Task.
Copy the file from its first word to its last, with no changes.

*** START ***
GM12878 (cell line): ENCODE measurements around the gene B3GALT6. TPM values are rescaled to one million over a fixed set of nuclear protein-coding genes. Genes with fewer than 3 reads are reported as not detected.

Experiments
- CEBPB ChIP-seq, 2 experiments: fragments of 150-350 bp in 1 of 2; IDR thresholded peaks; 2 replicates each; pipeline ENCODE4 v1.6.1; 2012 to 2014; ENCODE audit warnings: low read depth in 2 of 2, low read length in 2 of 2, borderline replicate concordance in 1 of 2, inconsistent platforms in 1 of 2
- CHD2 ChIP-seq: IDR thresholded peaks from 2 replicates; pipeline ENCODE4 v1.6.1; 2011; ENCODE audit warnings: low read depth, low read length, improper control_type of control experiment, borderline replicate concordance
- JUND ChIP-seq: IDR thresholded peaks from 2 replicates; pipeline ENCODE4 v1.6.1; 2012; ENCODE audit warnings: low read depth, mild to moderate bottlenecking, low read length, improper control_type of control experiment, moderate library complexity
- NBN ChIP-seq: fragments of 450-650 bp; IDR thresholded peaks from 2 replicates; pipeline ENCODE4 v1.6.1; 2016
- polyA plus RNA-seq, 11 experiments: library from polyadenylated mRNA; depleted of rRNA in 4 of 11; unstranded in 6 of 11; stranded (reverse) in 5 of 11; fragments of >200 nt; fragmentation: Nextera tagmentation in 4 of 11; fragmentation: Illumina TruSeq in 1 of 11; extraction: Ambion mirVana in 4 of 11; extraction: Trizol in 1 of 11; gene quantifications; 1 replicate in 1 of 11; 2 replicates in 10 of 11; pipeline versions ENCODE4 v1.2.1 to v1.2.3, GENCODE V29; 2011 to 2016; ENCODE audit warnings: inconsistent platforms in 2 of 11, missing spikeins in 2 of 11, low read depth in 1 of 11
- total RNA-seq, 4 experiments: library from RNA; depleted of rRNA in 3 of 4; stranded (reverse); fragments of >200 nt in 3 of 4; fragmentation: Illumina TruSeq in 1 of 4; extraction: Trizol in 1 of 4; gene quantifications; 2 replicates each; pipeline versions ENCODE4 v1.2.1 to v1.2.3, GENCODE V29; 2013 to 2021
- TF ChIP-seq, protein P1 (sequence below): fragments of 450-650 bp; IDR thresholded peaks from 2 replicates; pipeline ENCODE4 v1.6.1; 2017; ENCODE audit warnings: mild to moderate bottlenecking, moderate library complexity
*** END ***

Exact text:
GM12878 (cell line): ENCODE measurements around the gene B3GALT6. TPM values are rescaled to one million over a fixed set of nuclear protein-coding genes. Genes with fewer than 3 reads are reported as not detected.

Experiments
- CEBPB ChIP-seq, 2 experiments: fragments of 150-350 bp in 1 of 2; IDR thresholded peaks; 2 replicates each; pipeline ENCODE4 v1.6.1; 2012 to 2014; ENCODE audit warnings: low read depth in 2 of 2, low read length in 2 of 2, borderline replicate concordance in 1 of 2, inconsistent platforms in 1 of 2
- CHD2 ChIP-seq: IDR thresholded peaks from 2 replicates; pipeline ENCODE4 v1.6.1; 2011; ENCODE audit warnings: low read depth, low read length, improper control_type of control experiment, borderline replicate concordance
- JUND ChIP-seq: IDR thresholded peaks from 2 replicates; pipeline ENCODE4 v1.6.1; 2012; ENCODE audit warnings: low read depth, mild to moderate bottlenecking, low read length, improper control_type of control experiment, moderate library complexity
- NBN ChIP-seq: fragments of 450-650 bp; IDR thresholded peaks from 2 replicates; pipeline ENCODE4 v1.6.1; 2016
- polyA plus RNA-seq, 11 experiments: library from polyadenylated mRNA; depleted of rRNA in 4 of 11; unstranded in 6 of 11; stranded (reverse) in 5 of 11; fragments of >200 nt; fragmentation: Nextera tagmentation in 4 of 11; fragmentation: Illumina TruSeq in 1 of 11; extraction: Ambion mirVana in 4 of 11; extraction: Trizol in 1 of 11; gene quantifications; 1 replicate in 1 of 11; 2 replicates in 10 of 11; pipeline versions ENCODE4 v1.2.1 to v1.2.3, GENCODE V29; 2011 to 2016; ENCODE audit warnings: inconsistent platforms in 2 of 11, missing spikeins in 2 of 11, low read depth in 1 of 11
- total RNA-seq, 4 experiments: library from RNA; depleted of rRNA in 3 of 4; stranded (reverse); fragments of >200 nt in 3 of 4; fragmentation: Illumina TruSeq in 1 of 4; extraction: Trizol in 1 of 4; gene quantifications; 2 replicates each; pipeline versions ENCODE4 v1.2.1 to v1.2.3, GENCODE V29; 2013 to 2021
- TF ChIP-seq, protein P1 (sequence below): fragments of 450-650 bp; IDR thresholded peaks from 2 replicates; pipeline ENCODE4 v1.6.1; 2017; ENCODE audit warnings: mild to moderate bottlenecking, moderate library complexity